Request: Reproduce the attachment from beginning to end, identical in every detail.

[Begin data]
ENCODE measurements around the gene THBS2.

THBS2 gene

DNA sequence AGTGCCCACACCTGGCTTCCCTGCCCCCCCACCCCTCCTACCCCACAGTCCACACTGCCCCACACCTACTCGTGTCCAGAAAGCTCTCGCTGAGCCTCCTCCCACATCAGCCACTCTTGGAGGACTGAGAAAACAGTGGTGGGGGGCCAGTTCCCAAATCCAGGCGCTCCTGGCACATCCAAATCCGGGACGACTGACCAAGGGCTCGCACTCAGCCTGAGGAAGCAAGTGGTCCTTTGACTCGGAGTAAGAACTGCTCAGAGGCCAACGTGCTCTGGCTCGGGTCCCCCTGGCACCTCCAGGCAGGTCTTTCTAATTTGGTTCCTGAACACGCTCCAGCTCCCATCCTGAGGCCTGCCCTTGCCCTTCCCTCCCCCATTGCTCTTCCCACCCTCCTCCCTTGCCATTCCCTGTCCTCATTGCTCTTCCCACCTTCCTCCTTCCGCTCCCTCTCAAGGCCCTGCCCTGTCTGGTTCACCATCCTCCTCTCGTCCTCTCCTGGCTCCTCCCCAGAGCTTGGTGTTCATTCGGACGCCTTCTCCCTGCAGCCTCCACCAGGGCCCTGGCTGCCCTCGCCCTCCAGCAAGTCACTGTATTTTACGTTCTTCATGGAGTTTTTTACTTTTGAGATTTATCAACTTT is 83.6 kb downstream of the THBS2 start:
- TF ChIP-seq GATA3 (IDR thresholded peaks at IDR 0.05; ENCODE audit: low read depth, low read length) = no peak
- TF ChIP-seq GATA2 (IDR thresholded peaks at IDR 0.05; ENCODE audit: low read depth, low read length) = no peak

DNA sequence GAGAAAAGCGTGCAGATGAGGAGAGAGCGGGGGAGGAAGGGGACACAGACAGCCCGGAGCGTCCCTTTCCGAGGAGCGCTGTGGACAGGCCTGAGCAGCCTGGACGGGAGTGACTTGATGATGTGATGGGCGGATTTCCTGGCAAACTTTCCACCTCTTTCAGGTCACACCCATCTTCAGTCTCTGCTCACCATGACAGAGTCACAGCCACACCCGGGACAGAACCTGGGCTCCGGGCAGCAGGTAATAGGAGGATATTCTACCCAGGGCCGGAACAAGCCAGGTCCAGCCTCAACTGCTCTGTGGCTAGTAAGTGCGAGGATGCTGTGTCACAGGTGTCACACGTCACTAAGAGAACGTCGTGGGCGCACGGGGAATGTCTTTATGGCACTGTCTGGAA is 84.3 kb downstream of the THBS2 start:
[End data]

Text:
ENCODE measurements around the gene THBS2.

THBS2 gene

DNA sequence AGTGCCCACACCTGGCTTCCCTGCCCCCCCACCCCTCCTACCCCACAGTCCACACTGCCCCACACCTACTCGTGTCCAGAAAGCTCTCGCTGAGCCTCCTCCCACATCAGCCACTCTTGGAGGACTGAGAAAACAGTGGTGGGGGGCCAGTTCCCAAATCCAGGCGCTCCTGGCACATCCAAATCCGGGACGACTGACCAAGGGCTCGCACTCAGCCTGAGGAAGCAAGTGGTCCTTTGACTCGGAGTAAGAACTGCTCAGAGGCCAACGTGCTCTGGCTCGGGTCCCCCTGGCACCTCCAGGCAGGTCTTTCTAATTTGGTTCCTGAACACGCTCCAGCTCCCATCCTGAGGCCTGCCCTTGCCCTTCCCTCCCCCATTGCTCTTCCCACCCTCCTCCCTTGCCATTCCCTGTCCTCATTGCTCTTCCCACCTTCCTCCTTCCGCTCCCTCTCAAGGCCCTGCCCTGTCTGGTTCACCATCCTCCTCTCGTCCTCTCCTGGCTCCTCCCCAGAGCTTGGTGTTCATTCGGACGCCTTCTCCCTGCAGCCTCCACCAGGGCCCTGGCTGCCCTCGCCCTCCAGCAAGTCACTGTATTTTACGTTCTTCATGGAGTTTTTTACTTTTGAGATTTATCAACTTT is 83.6 kb downstream of the THBS2 start:
- TF ChIP-seq GATA3 (IDR thresholded peaks at IDR 0.05; ENCODE audit: low read depth, low read length) = no peak
- TF ChIP-seq GATA2 (IDR thresholded peaks at IDR 0.05; ENCODE audit: low read depth, low read length) = no peak

DNA sequence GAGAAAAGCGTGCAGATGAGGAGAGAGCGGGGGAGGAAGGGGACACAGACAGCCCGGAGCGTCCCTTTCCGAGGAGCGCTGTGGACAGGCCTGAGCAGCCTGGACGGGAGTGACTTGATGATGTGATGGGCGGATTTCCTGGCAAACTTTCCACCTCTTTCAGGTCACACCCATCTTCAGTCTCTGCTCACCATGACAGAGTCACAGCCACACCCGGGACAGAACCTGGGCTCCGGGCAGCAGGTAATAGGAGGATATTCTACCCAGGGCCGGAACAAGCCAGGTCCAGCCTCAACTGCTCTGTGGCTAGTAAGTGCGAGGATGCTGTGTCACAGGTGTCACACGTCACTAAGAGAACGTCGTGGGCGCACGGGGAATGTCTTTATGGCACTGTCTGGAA is 84.3 kb downstream of the THBS2 start: